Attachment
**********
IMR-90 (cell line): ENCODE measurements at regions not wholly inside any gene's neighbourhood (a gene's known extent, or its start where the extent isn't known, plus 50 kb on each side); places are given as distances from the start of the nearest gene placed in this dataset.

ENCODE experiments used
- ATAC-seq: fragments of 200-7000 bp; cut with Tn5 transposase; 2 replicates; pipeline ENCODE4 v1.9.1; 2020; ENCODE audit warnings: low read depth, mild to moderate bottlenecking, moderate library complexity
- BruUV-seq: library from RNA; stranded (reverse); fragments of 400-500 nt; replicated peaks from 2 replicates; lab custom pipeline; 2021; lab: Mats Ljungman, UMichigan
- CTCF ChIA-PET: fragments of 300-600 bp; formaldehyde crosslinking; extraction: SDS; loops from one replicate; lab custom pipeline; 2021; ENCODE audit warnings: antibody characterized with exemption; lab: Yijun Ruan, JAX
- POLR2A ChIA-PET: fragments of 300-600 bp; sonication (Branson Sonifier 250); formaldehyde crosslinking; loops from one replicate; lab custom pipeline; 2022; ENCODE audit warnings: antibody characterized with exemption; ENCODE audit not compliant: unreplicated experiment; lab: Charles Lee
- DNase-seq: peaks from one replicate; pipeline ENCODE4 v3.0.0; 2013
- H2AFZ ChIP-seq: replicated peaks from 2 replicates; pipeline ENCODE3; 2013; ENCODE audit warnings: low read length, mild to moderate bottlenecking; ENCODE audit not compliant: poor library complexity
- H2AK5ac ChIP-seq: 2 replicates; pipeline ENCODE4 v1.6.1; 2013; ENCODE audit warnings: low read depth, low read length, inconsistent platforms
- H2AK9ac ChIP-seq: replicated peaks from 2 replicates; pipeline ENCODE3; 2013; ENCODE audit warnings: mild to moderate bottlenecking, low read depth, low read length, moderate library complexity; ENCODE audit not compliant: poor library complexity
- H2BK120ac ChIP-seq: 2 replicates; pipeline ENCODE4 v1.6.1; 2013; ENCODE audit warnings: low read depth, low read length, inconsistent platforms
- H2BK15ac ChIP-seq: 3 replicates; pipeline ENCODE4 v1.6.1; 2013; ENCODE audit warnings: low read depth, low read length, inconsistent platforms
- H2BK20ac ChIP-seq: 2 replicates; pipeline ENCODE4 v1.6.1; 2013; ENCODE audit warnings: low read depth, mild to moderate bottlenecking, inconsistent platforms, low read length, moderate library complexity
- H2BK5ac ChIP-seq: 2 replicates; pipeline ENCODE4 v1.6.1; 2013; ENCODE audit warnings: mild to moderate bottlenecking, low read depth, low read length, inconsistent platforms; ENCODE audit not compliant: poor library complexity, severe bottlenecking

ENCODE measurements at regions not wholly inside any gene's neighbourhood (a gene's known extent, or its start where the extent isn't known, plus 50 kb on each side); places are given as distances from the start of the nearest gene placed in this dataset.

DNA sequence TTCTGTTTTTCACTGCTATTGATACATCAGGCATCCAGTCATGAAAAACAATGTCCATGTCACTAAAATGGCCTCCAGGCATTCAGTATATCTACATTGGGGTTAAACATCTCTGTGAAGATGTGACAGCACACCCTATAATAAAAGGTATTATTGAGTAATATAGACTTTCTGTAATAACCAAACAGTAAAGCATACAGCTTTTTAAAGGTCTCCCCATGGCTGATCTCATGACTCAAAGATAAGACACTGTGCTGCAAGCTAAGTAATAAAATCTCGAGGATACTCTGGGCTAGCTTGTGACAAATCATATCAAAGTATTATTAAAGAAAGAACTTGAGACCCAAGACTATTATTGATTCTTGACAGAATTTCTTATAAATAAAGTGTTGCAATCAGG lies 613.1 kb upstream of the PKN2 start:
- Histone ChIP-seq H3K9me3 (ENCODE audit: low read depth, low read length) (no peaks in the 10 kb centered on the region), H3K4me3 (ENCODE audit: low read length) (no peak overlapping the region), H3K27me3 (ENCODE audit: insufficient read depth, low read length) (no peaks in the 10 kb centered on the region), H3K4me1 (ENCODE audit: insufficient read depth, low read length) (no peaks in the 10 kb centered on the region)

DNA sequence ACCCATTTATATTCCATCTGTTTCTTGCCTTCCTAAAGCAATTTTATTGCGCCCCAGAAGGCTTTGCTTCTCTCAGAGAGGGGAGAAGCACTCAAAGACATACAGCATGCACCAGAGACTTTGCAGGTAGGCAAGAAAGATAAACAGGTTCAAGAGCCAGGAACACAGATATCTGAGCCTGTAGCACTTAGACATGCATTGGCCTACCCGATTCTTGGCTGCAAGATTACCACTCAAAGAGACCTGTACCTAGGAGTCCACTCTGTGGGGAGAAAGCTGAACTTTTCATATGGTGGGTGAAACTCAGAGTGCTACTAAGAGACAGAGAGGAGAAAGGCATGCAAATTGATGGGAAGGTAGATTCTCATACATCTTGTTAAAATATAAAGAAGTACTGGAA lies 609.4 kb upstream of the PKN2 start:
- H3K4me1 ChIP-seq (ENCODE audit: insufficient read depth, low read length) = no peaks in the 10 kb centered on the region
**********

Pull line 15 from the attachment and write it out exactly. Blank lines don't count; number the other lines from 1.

ENCODE measurements at regions not wholly inside any gene's neighbourhood (a gene's known extent, or its start where the extent isn't known, plus 50 kb on each side); places are given as distances from the start of the nearest gene placed in this dataset.